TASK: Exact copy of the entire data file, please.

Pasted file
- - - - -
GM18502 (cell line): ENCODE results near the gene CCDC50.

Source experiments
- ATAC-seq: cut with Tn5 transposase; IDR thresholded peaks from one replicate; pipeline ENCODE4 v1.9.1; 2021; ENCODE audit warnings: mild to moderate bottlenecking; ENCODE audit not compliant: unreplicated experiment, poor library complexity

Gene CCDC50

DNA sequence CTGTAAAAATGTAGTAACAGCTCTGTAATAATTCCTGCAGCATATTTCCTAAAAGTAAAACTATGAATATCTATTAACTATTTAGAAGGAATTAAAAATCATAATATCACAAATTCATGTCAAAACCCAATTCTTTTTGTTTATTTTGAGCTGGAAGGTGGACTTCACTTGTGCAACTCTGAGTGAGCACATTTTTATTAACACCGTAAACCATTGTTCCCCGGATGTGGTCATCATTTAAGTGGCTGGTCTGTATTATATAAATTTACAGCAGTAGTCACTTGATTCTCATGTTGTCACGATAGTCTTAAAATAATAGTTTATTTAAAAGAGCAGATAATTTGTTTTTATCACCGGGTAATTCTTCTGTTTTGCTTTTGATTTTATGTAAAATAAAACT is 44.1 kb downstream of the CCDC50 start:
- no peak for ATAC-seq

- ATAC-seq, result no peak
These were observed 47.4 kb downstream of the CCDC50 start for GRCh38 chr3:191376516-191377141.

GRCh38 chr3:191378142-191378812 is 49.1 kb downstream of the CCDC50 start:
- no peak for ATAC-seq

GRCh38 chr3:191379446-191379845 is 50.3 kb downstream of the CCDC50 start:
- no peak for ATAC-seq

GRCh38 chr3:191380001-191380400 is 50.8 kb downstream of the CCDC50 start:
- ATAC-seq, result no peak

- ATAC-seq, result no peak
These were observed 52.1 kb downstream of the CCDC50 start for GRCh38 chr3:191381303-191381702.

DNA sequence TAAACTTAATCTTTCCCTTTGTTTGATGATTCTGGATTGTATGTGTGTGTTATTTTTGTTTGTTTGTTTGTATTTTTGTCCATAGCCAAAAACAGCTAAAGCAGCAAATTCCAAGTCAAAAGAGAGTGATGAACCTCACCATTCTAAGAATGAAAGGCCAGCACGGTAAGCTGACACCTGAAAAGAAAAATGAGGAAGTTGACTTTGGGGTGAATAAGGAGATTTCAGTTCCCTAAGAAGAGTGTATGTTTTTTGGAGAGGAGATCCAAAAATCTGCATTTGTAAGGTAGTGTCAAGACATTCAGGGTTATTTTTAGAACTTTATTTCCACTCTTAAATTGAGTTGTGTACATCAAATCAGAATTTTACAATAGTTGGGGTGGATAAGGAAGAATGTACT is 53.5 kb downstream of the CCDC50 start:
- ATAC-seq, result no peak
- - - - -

GM18502 (cell line): ENCODE results near the gene CCDC50.

Source experiments
- ATAC-seq: cut with Tn5 transposase; IDR thresholded peaks from one replicate; pipeline ENCODE4 v1.9.1; 2021; ENCODE audit warnings: mild to moderate bottlenecking; ENCODE audit not compliant: unreplicated experiment, poor library complexity

Gene CCDC50

DNA sequence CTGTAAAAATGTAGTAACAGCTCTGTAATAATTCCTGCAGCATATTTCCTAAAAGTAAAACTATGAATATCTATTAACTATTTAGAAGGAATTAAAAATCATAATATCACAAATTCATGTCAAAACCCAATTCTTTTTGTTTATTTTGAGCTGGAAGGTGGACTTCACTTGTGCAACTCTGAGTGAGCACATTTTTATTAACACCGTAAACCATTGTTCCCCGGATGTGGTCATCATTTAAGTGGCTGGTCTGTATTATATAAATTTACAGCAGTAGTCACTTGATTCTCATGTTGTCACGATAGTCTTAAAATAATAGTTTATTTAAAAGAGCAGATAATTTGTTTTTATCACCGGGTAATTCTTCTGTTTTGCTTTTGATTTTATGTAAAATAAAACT is 44.1 kb downstream of the CCDC50 start:
- no peak for ATAC-seq

- ATAC-seq, result no peak
These were observed 47.4 kb downstream of the CCDC50 start for GRCh38 chr3:191376516-191377141.

GRCh38 chr3:191378142-191378812 is 49.1 kb downstream of the CCDC50 start:
- no peak for ATAC-seq

GRCh38 chr3:191379446-191379845 is 50.3 kb downstream of the CCDC50 start:
- no peak for ATAC-seq

GRCh38 chr3:191380001-191380400 is 50.8 kb downstream of the CCDC50 start:
- ATAC-seq, result no peak

- ATAC-seq, result no peak
These were observed 52.1 kb downstream of the CCDC50 start for GRCh38 chr3:191381303-191381702.

DNA sequence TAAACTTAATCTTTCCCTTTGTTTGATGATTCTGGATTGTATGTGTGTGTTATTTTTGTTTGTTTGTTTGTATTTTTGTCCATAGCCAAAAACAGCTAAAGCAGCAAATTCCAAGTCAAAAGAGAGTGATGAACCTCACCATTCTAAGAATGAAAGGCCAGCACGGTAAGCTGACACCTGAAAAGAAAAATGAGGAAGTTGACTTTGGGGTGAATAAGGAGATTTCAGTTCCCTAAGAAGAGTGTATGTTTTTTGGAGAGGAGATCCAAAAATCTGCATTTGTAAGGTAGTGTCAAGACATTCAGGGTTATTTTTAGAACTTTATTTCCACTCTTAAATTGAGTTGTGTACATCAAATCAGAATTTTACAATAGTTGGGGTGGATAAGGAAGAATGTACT is 53.5 kb downstream of the CCDC50 start:
- ATAC-seq, result no peak